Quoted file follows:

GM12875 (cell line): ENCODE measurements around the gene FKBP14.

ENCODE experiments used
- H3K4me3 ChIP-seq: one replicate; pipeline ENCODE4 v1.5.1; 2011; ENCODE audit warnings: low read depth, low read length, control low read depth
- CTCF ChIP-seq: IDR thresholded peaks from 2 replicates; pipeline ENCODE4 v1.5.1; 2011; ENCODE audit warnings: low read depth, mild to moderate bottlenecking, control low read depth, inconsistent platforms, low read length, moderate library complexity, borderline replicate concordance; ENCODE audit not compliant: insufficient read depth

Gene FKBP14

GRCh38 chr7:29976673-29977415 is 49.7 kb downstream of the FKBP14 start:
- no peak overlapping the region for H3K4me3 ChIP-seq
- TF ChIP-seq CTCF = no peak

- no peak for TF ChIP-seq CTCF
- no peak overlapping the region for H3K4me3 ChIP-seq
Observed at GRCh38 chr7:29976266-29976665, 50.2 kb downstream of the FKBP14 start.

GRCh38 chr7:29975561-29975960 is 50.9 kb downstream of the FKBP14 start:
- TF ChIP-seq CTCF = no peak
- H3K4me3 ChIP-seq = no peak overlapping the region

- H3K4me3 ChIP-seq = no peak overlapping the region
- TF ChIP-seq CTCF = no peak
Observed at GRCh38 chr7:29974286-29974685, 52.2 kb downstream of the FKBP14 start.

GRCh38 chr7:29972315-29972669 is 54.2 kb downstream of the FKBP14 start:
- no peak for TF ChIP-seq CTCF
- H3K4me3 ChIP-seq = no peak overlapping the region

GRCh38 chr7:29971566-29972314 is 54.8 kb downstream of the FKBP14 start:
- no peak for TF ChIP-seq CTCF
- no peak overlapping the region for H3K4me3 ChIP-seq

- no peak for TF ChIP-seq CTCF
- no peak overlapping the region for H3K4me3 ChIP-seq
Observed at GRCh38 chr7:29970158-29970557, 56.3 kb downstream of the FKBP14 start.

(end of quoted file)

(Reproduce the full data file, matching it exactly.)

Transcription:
GM12875 (cell line): ENCODE measurements around the gene FKBP14.

ENCODE experiments used
- H3K4me3 ChIP-seq: one replicate; pipeline ENCODE4 v1.5.1; 2011; ENCODE audit warnings: low read depth, low read length, control low read depth
- CTCF ChIP-seq: IDR thresholded peaks from 2 replicates; pipeline ENCODE4 v1.5.1; 2011; ENCODE audit warnings: low read depth, mild to moderate bottlenecking, control low read depth, inconsistent platforms, low read length, moderate library complexity, borderline replicate concordance; ENCODE audit not compliant: insufficient read depth

Gene FKBP14

GRCh38 chr7:29976673-29977415 is 49.7 kb downstream of the FKBP14 start:
- no peak overlapping the region for H3K4me3 ChIP-seq
- TF ChIP-seq CTCF = no peak

- no peak for TF ChIP-seq CTCF
- no peak overlapping the region for H3K4me3 ChIP-seq
Observed at GRCh38 chr7:29976266-29976665, 50.2 kb downstream of the FKBP14 start.

GRCh38 chr7:29975561-29975960 is 50.9 kb downstream of the FKBP14 start:
- TF ChIP-seq CTCF = no peak
- H3K4me3 ChIP-seq = no peak overlapping the region

- H3K4me3 ChIP-seq = no peak overlapping the region
- TF ChIP-seq CTCF = no peak
Observed at GRCh38 chr7:29974286-29974685, 52.2 kb downstream of the FKBP14 start.

GRCh38 chr7:29972315-29972669 is 54.2 kb downstream of the FKBP14 start:
- no peak for TF ChIP-seq CTCF
- H3K4me3 ChIP-seq = no peak overlapping the region

GRCh38 chr7:29971566-29972314 is 54.8 kb downstream of the FKBP14 start:
- no peak for TF ChIP-seq CTCF
- no peak overlapping the region for H3K4me3 ChIP-seq

- no peak for TF ChIP-seq CTCF
- no peak overlapping the region for H3K4me3 ChIP-seq
Observed at GRCh38 chr7:29970158-29970557, 56.3 kb downstream of the FKBP14 start.